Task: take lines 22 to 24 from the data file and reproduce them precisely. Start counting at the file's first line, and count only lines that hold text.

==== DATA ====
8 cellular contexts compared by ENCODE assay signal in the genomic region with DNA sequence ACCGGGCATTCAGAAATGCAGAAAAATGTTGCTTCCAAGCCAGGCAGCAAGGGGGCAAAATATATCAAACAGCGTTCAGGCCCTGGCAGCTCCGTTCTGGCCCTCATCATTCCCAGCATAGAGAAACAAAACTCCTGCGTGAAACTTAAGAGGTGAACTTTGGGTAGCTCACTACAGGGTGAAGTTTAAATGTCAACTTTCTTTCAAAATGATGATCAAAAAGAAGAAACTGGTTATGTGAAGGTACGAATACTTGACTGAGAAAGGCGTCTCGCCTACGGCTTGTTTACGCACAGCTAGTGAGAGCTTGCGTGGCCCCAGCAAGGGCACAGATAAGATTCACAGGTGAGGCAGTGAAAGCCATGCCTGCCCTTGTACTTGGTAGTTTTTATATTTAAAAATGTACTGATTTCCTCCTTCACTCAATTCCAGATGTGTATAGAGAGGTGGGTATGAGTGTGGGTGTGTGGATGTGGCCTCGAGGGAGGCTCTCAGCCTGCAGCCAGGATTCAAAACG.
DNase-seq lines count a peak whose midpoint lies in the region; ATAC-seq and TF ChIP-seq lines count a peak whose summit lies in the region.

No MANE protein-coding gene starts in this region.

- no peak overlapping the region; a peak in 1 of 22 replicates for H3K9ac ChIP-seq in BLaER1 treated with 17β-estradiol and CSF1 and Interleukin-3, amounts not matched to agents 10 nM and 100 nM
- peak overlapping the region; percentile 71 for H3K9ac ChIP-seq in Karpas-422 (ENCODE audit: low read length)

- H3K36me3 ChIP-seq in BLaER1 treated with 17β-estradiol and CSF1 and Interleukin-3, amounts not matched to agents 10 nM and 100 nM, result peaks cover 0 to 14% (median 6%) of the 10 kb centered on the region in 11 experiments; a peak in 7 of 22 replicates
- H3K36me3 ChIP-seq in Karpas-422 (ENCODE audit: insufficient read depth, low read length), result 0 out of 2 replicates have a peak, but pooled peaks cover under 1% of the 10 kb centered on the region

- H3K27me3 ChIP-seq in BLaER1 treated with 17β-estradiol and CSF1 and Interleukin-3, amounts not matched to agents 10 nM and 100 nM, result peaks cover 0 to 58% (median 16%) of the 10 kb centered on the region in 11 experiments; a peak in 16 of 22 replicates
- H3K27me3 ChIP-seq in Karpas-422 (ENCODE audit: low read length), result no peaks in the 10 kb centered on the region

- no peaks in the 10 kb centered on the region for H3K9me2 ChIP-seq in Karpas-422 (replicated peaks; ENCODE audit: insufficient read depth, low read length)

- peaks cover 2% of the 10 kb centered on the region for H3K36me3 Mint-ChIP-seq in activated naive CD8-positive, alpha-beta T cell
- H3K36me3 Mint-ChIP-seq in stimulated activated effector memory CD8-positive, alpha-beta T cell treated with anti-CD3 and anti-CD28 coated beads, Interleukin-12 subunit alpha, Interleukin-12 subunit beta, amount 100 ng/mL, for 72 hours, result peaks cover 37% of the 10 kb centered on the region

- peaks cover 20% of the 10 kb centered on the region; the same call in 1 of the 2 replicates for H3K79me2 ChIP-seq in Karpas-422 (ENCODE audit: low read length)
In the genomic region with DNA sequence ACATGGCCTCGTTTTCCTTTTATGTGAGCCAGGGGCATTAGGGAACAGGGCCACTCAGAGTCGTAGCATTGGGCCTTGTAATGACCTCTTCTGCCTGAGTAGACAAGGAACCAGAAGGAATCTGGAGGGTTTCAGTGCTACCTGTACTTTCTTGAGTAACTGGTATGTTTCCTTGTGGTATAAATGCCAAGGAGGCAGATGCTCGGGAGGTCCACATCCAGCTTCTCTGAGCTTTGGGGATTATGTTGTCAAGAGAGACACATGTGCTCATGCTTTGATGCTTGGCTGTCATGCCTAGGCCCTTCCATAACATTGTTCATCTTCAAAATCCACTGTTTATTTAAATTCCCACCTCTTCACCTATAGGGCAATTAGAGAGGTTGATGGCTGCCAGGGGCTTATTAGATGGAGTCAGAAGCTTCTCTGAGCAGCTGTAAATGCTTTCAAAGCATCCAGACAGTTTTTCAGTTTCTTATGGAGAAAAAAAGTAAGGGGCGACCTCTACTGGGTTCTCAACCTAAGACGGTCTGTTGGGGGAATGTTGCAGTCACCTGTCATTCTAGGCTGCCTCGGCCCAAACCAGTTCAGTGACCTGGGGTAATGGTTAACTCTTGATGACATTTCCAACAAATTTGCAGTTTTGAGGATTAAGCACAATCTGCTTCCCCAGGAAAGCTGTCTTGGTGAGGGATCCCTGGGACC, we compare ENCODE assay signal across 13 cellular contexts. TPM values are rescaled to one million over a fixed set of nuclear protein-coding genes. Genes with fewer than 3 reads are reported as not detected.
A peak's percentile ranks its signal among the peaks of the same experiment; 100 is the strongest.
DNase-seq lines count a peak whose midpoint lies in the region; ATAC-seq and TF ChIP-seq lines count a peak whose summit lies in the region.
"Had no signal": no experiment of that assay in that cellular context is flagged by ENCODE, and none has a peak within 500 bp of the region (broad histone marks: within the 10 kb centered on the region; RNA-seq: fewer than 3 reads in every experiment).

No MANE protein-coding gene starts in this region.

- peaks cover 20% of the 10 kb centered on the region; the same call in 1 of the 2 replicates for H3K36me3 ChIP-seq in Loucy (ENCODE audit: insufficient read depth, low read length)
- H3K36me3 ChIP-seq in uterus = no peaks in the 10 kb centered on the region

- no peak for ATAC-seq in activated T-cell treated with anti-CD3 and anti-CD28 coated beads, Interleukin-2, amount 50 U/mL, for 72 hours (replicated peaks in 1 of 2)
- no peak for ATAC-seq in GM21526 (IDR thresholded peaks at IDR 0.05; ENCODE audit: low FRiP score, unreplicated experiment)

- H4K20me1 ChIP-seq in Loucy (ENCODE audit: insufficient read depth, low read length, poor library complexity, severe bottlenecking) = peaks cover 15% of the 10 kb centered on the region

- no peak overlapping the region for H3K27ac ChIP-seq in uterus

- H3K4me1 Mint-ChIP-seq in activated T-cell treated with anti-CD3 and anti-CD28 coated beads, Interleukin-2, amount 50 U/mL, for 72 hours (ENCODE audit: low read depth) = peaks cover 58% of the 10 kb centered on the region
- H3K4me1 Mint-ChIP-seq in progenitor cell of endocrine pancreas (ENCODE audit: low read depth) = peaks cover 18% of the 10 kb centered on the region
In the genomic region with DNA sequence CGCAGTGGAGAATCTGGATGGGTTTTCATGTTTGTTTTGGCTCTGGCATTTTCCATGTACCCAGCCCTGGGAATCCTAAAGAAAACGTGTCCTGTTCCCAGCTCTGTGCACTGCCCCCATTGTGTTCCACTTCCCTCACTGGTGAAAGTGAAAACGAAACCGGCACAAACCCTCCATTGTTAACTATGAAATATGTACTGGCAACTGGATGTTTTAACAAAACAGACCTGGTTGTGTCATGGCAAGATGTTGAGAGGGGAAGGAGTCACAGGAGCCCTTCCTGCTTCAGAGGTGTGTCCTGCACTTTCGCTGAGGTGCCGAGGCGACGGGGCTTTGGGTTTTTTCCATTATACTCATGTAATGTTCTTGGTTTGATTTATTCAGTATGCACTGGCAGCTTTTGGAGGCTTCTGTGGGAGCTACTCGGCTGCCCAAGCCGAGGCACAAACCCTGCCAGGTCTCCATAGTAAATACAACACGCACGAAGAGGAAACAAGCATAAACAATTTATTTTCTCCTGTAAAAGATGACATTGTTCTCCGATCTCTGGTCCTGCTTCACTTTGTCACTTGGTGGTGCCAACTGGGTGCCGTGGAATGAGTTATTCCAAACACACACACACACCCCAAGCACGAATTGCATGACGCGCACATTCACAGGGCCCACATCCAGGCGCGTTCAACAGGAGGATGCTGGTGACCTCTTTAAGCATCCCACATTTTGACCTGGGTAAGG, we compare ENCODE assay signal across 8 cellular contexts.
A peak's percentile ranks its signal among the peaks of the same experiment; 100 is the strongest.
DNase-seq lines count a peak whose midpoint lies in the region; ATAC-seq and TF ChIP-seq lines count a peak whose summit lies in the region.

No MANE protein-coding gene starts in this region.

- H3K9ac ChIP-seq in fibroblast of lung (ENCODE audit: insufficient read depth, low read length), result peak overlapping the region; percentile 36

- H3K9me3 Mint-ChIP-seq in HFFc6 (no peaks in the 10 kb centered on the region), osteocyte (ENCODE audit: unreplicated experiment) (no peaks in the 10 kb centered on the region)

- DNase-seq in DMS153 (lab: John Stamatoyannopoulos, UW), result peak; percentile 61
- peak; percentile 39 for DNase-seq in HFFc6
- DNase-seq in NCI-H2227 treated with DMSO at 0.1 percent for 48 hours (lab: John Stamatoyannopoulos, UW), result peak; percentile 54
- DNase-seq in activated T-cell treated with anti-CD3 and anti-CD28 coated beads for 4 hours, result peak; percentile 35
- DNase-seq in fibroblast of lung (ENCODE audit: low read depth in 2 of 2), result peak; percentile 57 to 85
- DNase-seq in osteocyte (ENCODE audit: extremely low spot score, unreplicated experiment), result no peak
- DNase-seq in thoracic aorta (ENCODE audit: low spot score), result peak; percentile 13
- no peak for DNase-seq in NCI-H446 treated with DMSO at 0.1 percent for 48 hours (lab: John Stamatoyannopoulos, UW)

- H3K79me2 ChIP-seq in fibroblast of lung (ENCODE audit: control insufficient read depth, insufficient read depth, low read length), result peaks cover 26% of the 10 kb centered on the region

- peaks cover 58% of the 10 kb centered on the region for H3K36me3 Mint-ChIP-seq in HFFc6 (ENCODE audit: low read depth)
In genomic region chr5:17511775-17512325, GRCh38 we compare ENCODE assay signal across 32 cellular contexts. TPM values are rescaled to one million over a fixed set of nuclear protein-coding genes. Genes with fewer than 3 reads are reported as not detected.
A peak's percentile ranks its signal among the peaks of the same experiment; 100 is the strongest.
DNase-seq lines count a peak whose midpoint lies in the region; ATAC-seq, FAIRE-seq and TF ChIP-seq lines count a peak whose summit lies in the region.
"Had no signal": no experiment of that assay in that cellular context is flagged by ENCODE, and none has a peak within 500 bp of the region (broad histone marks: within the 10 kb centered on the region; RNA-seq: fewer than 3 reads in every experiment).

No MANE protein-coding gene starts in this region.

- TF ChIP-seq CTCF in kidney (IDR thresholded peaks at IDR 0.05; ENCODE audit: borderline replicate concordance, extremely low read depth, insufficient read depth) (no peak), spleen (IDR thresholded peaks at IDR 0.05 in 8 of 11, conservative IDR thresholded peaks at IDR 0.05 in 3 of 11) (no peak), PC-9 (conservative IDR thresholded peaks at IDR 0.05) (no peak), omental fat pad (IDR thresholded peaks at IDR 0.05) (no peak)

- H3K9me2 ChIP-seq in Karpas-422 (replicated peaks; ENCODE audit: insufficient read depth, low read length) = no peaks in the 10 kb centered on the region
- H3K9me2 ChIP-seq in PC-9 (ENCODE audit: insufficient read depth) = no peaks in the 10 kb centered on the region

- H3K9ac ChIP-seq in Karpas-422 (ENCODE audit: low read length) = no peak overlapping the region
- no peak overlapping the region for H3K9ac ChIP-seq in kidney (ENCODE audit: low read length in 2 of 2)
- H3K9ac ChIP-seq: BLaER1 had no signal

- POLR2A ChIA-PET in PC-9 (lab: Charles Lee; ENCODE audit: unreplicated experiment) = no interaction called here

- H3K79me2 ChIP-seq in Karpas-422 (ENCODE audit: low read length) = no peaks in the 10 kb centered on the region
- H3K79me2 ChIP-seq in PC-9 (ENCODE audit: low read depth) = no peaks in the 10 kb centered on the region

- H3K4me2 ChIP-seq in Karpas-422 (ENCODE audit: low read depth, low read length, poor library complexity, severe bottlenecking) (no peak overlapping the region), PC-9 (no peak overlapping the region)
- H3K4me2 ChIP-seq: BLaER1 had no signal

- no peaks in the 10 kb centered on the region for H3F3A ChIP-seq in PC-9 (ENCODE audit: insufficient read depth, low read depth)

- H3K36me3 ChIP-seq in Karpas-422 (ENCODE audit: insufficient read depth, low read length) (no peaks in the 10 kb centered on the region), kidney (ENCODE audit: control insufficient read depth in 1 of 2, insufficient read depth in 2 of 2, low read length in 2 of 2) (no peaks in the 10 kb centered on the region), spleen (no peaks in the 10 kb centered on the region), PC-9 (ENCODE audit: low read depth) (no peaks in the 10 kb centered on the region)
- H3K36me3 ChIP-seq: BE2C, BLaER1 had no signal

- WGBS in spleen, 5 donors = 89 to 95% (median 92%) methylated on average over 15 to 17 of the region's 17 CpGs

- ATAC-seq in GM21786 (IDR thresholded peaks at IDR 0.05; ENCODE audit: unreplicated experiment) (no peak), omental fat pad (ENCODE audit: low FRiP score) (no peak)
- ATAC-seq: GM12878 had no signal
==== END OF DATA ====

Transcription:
- no peak for ATAC-seq in GM21526 (IDR thresholded peaks at IDR 0.05; ENCODE audit: low FRiP score, unreplicated experiment)

- H4K20me1 ChIP-seq in Loucy (ENCODE audit: insufficient read depth, low read length, poor library complexity, severe bottlenecking) = peaks cover 15% of the 10 kb centered on the region

- no peak overlapping the region for H3K27ac ChIP-seq in uterus